·         Build a curb-less shower , enclosed by two ½ walls topped with glass panels
·         Move tub drain location and replace with trench drains along shower walls
·         Install new tile walls in shower, floor to ceiling, and behind toilet
·         Install new tile floor throughout bathroom and into shower
·         Relocate existing electrical to work with new fixture location
·         Install can lights over vanity and toilet and fan/heat/light adjacent to shower
·         Remove the existing vanity and replace it with a 36” roll under counter, new sink and faucet
·         Build a 24” linen closet adjacent to the vanity
·         Paint bathroom
·         Install new 36” hinged door for guest room
·         Rebuild guest room closet on alternate wall 


Toilet plumbing was relocated to the adjoining wall for direct access from doorway and sufficient room to maneuver.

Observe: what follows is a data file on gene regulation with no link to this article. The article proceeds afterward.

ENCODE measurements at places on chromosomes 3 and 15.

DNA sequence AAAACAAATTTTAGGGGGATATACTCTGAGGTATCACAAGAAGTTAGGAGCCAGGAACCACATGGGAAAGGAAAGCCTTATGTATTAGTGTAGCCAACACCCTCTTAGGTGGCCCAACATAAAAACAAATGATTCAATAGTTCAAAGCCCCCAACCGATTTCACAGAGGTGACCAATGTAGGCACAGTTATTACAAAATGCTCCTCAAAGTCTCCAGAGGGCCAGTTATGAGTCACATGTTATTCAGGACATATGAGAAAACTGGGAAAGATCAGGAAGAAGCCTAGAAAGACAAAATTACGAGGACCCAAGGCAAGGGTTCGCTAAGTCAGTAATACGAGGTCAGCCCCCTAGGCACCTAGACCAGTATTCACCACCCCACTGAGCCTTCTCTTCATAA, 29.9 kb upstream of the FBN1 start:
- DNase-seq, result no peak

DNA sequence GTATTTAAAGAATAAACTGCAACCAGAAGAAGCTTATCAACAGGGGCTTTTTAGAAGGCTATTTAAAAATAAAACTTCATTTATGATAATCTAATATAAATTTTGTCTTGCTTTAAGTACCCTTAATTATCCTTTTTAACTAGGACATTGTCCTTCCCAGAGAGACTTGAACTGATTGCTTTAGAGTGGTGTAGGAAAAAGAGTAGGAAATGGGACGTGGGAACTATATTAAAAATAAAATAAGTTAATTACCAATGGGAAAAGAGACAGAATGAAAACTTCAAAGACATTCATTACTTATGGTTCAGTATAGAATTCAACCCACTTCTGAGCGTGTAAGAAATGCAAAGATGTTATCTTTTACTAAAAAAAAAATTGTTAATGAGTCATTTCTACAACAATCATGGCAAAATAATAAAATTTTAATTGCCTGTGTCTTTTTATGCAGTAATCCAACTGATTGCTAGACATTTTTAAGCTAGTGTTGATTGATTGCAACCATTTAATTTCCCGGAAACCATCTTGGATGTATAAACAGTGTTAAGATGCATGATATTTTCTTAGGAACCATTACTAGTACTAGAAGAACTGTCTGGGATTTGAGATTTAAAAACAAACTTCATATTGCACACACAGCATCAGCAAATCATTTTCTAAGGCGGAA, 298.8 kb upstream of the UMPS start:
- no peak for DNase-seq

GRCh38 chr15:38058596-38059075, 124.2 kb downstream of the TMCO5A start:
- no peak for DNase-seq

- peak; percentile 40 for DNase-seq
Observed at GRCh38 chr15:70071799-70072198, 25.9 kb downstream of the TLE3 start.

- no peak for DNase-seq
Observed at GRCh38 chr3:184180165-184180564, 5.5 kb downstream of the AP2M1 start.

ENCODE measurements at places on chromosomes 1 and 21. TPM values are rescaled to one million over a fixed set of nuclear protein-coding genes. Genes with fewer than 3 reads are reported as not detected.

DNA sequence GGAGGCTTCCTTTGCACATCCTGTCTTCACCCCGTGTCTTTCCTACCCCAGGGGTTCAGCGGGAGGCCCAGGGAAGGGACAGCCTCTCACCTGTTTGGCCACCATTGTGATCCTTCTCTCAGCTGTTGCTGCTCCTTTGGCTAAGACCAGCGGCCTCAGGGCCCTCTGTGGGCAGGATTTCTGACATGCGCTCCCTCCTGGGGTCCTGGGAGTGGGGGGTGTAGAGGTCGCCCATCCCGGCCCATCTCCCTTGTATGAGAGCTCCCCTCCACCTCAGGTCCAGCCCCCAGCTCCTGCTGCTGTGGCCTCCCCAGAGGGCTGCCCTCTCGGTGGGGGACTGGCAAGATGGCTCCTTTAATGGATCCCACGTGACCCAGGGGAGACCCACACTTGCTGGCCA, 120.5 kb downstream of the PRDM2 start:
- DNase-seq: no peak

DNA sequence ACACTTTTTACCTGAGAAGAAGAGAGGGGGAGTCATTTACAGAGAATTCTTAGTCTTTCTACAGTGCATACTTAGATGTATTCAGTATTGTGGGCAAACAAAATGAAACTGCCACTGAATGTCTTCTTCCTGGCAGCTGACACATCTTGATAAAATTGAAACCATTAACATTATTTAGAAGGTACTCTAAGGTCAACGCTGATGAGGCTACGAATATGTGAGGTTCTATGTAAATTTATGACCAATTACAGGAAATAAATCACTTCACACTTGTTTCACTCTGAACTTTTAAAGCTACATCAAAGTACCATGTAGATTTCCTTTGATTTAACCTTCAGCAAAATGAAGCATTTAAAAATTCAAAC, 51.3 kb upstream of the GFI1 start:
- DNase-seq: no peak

Shower walls in process; you can  see the wood framework in the corner for a floating corner granite shower seat. 


Non-skid flooring tiles were installed throughout bathroom and shower.

       Shower half-walls being measured for glass splash guards.              

             Vanity top, sink and faucet installed; open
             underneath for scooter access


Curb-less shower entry; shower floor sloped to trench drains installed along interior shower walls which keep all water within shower boundaries and off the bathroom floor


After months of frustration at being unable to take a shower or use her bathroom independently, the end result was a happy client whose updated bathroom now functioned to meet her needs. 

   Susan Luxenberg, Pres.
   HomeSmart LLC

Project File: Minor Bathroom Modifications

Posted on September 4, 2012 at 12:07 PM Comments comments (533)